Stretched across the 1,600-foot long white facade of San Diego International Airport’s new rental car center are 2,100 paper-thin electronic tiles that flicker and flash dramatically like ocean waves.
The tiles—each one powered by sunlight, wirelessly controlled by computer and able to shift from black to white—form the newly unveiled digital mural DAZZLE, conceptualized and designed by artist, designer and Graphic Design Chair Nik Hafermaas, his Ueberall International co-founder Jeano Erforth and alumni and NASA Jet Propulsion Laboratory visual strategists Dan Goods (BFA 2002 Graphic Design) and David Delgado (BFA 02 Advertising).
Hafermaas, who conceived the artwork’s theme, was inspired by dark and light striped razzle dazzle camouflage developed by late British artist Norman Wilkinson and used during World War I to obscure ships. He also came up with the idea of constructing the tiles out of specially developed e-Paper in a collaboration with E Ink, which produces the material used for screens in e-readers like Kindles, among other devices. Goods and Delgado helped create DAZZLE’s pattern.
“It was a radical idea to transform this kind of facade, seen by hundreds of thousands of motorists every day, by a freeway, and to hide it in plain sight,” says Hafermaas.
It was a radical idea to transform this kind of facade, seen by hundreds of thousands of motorists every day, and to hide it in plain sight.Graphic Design Chair Nik Hafermaas
Graphic Design alum and faculty member Ivan Cruz (BFA 11), who teaches the course Mediatecture, a studio exploring the relationships between media, architecture and design, and synergy of electronic media and built spaces, initially created a virtual 3D model of the facade.
Cruz then programmed more than 30 animations to be mapped onto it, with a central computer in San Diego sending signals to the tiles. The animations are categorized by visual intensity, and fit moods and ambient conditions such as traffic, weather and airport activity.
“The tiles, developed by E Ink specifically for DAZZLE, are energy self-sufficient and like stickers—you can stick them anywhere—so there’s minimal impact on the infrastructure, and each has a wireless receiver to receive a signal for what to do,” says Hafermaas. “They can withstand heat and cold. It’s revolutionary to use this material on the outside of a facade, and expose it to the elements.”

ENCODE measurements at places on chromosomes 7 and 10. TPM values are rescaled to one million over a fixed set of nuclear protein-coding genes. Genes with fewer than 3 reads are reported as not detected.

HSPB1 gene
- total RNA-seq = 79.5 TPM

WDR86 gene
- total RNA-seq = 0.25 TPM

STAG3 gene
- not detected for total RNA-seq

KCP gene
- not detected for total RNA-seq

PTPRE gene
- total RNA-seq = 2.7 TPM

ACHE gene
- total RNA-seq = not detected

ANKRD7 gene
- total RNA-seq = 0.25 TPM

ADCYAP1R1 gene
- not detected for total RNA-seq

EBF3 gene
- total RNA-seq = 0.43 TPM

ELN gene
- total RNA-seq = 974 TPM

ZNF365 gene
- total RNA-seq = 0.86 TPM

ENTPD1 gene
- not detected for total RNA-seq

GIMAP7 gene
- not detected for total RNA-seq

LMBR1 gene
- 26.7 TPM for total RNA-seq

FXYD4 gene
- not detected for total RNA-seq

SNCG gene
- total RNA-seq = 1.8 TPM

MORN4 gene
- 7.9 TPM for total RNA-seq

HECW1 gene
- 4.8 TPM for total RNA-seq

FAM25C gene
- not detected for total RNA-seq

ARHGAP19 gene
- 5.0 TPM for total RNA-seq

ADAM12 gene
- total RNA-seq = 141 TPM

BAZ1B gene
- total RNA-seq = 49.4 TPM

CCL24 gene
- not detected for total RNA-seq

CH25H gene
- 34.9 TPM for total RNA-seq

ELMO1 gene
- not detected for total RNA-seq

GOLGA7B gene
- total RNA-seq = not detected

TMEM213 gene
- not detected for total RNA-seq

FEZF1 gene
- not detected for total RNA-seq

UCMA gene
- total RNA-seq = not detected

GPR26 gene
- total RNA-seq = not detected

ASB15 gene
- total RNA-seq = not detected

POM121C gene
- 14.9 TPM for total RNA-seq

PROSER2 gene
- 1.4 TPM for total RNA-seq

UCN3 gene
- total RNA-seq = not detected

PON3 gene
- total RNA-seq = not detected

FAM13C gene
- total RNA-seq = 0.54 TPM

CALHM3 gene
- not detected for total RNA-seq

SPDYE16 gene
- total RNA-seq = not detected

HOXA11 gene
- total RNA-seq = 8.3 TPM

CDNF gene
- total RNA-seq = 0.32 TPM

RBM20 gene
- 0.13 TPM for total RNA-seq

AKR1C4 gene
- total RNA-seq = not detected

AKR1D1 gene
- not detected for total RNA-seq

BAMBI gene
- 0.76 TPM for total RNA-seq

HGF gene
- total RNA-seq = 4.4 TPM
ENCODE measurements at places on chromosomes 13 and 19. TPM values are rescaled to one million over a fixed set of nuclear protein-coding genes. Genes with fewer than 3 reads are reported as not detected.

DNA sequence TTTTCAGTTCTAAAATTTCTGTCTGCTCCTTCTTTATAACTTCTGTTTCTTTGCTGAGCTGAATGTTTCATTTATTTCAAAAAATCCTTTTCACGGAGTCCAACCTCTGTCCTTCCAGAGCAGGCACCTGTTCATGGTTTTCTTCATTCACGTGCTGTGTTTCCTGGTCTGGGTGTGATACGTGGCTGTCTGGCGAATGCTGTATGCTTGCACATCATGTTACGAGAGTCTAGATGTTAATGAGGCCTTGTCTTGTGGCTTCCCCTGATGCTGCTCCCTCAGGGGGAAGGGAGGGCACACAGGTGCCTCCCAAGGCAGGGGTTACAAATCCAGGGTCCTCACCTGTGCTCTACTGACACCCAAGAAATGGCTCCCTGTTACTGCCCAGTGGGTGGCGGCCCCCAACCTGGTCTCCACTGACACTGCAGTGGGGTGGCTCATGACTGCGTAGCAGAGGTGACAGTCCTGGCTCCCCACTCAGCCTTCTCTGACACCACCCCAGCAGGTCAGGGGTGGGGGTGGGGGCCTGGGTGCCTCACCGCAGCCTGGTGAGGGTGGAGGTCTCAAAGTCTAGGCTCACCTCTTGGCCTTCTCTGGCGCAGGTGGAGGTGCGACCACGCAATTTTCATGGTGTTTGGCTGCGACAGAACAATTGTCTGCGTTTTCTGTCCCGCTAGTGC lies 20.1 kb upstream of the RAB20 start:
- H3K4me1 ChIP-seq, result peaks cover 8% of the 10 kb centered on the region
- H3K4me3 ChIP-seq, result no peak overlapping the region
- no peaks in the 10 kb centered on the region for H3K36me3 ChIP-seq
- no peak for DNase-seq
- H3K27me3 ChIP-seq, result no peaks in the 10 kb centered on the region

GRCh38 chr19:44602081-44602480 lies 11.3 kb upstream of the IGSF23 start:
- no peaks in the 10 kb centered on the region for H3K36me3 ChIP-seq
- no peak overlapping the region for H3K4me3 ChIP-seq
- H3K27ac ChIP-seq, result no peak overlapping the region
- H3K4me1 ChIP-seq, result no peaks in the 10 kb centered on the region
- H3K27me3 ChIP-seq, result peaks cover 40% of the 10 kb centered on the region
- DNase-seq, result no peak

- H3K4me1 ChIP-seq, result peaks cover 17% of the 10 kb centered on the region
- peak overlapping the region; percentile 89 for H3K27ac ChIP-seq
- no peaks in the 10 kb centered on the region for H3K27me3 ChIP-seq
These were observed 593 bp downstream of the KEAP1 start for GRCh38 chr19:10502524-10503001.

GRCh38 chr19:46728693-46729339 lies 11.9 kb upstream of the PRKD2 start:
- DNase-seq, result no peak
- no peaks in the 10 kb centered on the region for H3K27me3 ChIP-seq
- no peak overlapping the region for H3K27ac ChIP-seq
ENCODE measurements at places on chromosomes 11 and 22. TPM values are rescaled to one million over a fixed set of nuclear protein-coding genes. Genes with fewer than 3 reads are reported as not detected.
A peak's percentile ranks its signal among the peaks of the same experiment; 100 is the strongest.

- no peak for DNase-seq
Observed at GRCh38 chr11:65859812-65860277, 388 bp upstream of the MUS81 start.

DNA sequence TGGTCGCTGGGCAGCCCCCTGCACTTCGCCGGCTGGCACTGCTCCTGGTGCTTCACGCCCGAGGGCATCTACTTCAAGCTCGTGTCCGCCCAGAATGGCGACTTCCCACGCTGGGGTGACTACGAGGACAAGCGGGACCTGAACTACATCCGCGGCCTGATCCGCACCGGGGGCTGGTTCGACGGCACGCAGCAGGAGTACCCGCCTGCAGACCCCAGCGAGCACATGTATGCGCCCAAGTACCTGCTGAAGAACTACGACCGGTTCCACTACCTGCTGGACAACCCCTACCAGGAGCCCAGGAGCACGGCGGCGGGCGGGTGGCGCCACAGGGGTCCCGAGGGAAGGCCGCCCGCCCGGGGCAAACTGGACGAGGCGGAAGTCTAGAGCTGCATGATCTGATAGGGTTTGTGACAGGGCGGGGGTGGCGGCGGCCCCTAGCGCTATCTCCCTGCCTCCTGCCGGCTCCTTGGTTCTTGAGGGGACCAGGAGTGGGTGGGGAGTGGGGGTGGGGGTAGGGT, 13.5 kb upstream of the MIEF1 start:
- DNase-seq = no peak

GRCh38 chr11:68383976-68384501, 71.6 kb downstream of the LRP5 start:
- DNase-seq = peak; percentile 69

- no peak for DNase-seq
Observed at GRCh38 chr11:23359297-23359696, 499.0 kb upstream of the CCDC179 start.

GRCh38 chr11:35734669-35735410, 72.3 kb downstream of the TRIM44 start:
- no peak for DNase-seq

Commissioned in 2015 for $875,000, with a 10-year lifespan, DAZZLE is just one of several airport-based installations that Hafermaas has worked on.
A mass of square electric panels, the sculpture eCLOUD—the brainchild of Hafermaas, Goods and Aaron Koblin—opened at the Norman Y. Mineta San Jose International Airport in 2010. AirFIELD, a sculpture synced to real-time flight data, opened in 2012 at the Hartsfield-Jackson Atlanta International Airport. Hafermaas and Ueberall also teamed up with Refik Anadol Studio to create the interior design of Beijing’s SoReal—the world’s first virtual reality theme park—meant to transition visitors from urban reality to VR. It opened in 2017.
Still, projects such as DAZZLE and eCLOUD that fully integrate media and communication continue to be few and far between, Hafermaas says. He hopes to change that.
At ArtCenter, Hafermaas—who has headed Graphic Design since 2004—has poured his passion for evolving media into area-of-emphasis Transmedia Design, which fuses emerging and traditional media, from data visualization to spatial experiences. Other Graphic Design areas-of-emphasis are Print, Packaging Design, Visual Interaction and Motion.
“Our Graphic Design students are T-shaped people,” he says. “They learn something about everything, from traditional media to emerging media, and then develop an area of focus where they go deep.”